Tag Archives: half-marathon

The Math-Impaired Makes a Difference

I found this in a dusty storage bin in a closet when I was looking for photos.

I found this in a dusty storage bin in a closet when I was looking for photos.

A funny thing happened to me several weeks ago: I gained another Houston half marathon finish.

Despite my obsessive running record keeping, I had managed to overlook it, because I thought the first half marathon (which I completed) was in 2003, not 2002. But my buddy Jack Lippincott found it for me again (records are kept online). And now I have to fix and update a bunch of blog posts that are all one race off.

Obviously, basic math is not my strong suit. I knew that 2014 was the 13th edition of Houston’s premier half marathon, the trusty companion to the Chevron Houston marathon. And I also knew that I had missed three of those 13 races. Yet somehow in my mind 13 minus 3 equaled 9.

Sigh!

Medals weren’t given out for the first three races, which weren’t sponsored by Aramco.

Medals weren’t given out for the first three races, which weren’t sponsored by Aramco.

So how did all of this come about?

I have been gently nagging the marathon’s race director, Brant Kotch (also known as my butterfly expert), the last few years to allow certain half marathon entrants to have an auto-in to the event, just like their marathon counterparts, instead of trying their luck with the lottery. Runners who have completed five to nine official Houston marathons (and that includes yours truly) are guaranteed marathon registration for the first month that it’s open (those with 10 or more, formerly called veterans but now are considered legacy runners, have until November 1 to register). But even though more finish the half marathon, we had no guarantee we’d be able to enter unless we met certain time goals that are waaaaay too fast for me.

When Brant boldly asked for suggestions to improve our already-excellent event on Facebook, I, of course, pushed once again for the half marathon guarantee. He said the marathon committee just needed a volunteer to help with the program.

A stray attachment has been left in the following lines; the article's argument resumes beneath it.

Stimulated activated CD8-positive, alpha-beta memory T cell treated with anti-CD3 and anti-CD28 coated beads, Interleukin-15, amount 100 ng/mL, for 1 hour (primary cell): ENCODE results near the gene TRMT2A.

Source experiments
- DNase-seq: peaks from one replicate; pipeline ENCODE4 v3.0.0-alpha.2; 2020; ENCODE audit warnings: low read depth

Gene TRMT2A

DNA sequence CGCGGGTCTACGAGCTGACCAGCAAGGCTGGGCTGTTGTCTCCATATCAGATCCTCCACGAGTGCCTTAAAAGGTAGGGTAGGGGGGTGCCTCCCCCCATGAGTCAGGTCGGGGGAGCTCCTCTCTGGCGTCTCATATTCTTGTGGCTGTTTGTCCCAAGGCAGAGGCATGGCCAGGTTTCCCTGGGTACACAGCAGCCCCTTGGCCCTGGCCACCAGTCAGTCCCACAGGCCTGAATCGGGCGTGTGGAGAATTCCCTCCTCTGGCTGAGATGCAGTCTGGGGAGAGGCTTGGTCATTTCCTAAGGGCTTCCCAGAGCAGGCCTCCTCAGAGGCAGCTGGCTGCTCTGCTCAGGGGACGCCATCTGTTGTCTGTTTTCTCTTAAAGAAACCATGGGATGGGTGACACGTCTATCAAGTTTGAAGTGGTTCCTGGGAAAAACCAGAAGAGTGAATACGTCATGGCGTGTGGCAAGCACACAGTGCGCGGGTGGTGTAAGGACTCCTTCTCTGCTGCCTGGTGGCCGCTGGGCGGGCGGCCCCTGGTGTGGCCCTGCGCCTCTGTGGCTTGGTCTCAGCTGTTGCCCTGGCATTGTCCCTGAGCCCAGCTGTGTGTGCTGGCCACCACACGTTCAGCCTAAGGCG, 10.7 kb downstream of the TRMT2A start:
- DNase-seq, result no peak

Put me in, coach!

So, of course, I enlisted and attended a meeting with Jack and Arlen Isham, who are in charge of the marathon legacies, at the marathon office near Memorial Park to get more details. Quite honestly, all I wanted was for at least those of us with nine half marathon finishes to be guaranteed registration (not very selfless of me, I realize). But I was willing to advocate for those with 10-plus, figuring I only had one more to go to reach that status.

Lo and behold, the marathon committee was many steps ahead of me (not that hard to do, of course). They wanted to start a legacy program equal to the marathon’s! That means that runners who have finished from five to nine Houston half marathons have that same almost one-month guaranteed entry. Those with 10 or more (yep, that’s me!) can take their time plus get a special shirt and participate in a prerace group photo. What’s not to like?!?

My first “child”

My first “child”

When I was writing about the Houston-area running scene with my monthly magazine “Human-Powered Sports,” I learned that one person can make a difference, especially if he or she knows the right person to contact. It really is who you know. I was able to convince former councilman and avid runner Jim Greenwood to push the city to install a stoplight at the first entrance to Memorial Park. I also persuaded former Houston Parks Department head Don Olson to close the Picnic Loop at the park during certain hours so cyclists could ride without fear of getting hit by a car.

You know what they say about that old squeaky wheel? Consider me greased once again! Thanks to Brant and the marathon committee for showing that they care about the half marathoners, too.

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A Love Letter to My Sons

And so it starts . . . after 13 minutes of waiting.

The 2014 Chevron Marathon and Aramco Houston Half Marathon start is just ahead . . . after 13 minutes of waiting in the C corral.

Dear Jake and C.J.:

During your entire lives, you’ve had one constant: Your mom usually sets a running goal during the summer and tries to achieve it on a day in January. When you were younger, it was the Houston Marathon. I doubt that you remember me passing by as you watched with your dad, but I always drew strength from it.